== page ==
Oxygen in nature
Singlet oxygen has been present for millions of years in nature as a highly reactive form and is constantly being produced by the body itself in order to facilitate metabolism and signal transmission. The constant activation of oxygen, which permits it to be transported and “burned”, consumes energy. As we grow older, the ability of cells to produce sufficient energy (adenosine triphosphate, or ATP) declines due to illness and stress.
Oxygen, which makes up about 21% of the air around us, occurs in nature predominantly in its inert triplet ground state (3O2). Inert oxygen cannot be used by the body and must be activated by the body itself in order to be able to be passed to the blood via the lungs and from there to the individual cells.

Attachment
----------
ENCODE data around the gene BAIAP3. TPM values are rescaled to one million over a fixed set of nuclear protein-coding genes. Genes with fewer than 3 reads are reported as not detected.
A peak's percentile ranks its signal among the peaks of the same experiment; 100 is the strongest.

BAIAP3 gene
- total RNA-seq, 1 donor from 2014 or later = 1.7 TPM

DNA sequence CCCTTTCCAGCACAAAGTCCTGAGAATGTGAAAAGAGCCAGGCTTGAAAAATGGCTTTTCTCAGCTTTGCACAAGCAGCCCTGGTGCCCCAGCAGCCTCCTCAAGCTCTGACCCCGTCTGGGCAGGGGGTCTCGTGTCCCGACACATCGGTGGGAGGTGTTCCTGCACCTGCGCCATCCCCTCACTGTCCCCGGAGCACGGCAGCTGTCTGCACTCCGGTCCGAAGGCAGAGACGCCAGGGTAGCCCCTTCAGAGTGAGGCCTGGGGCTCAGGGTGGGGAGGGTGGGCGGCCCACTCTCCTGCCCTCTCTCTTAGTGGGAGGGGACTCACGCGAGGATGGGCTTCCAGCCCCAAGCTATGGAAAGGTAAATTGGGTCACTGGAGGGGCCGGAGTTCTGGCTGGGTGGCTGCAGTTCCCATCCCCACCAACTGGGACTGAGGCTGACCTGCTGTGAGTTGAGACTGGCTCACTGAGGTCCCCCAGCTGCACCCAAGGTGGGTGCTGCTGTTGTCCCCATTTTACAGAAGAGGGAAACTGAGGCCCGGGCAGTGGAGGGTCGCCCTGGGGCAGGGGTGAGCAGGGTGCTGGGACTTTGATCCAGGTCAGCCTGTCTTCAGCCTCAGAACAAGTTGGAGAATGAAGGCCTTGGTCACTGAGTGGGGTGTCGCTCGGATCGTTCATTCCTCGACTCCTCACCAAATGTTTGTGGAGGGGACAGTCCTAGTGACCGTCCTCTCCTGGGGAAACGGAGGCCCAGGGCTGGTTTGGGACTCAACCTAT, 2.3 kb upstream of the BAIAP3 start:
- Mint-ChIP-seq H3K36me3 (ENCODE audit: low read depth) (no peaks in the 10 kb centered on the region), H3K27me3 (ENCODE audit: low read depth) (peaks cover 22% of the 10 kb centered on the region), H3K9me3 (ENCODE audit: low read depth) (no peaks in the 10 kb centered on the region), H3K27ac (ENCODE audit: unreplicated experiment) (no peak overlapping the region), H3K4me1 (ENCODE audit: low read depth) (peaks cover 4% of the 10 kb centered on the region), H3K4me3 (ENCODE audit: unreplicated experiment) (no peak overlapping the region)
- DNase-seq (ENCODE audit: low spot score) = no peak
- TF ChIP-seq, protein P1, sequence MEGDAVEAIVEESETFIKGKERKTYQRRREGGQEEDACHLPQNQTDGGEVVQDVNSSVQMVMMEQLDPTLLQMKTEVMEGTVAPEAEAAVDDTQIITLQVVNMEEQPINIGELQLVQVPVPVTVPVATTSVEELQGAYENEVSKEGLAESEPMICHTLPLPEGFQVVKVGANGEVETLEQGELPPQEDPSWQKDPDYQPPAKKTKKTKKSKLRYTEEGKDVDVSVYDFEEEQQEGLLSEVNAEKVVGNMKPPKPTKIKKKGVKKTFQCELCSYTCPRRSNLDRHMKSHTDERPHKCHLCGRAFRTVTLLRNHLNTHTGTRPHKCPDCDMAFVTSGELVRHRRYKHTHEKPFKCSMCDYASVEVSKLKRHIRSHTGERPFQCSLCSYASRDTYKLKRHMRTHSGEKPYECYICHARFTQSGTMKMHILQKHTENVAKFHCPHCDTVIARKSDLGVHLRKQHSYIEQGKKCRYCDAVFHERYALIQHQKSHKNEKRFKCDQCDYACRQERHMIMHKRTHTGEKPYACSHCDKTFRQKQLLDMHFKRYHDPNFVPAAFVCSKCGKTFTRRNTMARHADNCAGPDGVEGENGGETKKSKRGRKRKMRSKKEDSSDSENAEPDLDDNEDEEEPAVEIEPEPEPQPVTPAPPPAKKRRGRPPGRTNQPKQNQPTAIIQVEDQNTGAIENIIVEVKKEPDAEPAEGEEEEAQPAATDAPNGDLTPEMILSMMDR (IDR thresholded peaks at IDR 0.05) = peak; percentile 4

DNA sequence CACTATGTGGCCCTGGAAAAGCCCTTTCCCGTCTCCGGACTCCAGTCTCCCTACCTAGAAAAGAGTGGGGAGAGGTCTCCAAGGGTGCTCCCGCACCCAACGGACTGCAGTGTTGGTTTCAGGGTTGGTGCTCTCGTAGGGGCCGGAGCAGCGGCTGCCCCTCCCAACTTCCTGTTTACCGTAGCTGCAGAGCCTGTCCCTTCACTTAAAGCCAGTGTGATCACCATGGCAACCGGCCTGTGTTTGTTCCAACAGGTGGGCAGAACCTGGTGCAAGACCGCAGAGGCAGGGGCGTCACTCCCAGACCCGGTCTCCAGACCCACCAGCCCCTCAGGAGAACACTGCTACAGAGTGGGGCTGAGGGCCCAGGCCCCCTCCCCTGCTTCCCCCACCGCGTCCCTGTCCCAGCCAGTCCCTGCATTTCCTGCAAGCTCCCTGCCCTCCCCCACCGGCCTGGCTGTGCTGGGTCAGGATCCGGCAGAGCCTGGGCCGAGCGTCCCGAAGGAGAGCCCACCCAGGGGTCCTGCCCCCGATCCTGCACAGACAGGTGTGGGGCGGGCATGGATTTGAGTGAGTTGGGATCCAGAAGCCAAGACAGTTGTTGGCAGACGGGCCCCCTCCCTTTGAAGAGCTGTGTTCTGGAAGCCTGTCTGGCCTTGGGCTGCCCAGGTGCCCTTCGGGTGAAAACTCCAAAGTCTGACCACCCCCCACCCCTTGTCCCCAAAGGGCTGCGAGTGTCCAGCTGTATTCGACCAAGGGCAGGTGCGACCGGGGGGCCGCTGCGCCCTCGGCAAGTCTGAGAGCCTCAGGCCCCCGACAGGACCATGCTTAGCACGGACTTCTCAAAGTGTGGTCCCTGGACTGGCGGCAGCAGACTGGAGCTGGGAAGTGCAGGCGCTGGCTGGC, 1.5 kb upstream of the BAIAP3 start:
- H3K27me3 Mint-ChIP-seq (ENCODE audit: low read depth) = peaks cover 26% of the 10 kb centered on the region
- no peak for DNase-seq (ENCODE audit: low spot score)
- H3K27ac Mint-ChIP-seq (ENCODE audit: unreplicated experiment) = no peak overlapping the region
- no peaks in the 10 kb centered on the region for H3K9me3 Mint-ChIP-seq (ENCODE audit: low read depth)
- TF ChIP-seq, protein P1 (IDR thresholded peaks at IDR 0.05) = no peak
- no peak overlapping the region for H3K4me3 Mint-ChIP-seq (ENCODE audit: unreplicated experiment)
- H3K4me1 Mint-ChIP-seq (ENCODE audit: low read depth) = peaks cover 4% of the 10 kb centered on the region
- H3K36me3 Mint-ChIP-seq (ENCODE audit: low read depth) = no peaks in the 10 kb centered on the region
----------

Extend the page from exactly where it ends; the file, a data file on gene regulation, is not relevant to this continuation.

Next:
This activated form of oxygen is known in physics as singlet oxygen (1O2). In this O2 molecule, the position of the electrons in relationship to one another is changed. Instead of two unpaired electrons with parallel spin we have paired electrons with anti-parallel spin.
Unclean combustion with ever-diminishing ATP production and increased levels of oxygen radicals leads to further damage of the cell structures and to accelerated cell aging. If sufficient energy is no longer being produced, less oxygen can be activated, resulting in even less ATP. The mitochondria, the “miniature power stations” within each cell, are responsible for the production of the energy storage molecule ATP.
What is relaxation energy (SOE – singlet oxygen energy)?
It is the energy (photons) released when singlet oxygen returns to its ground state (triplet oxygen).
See the animation for more details (OET technology).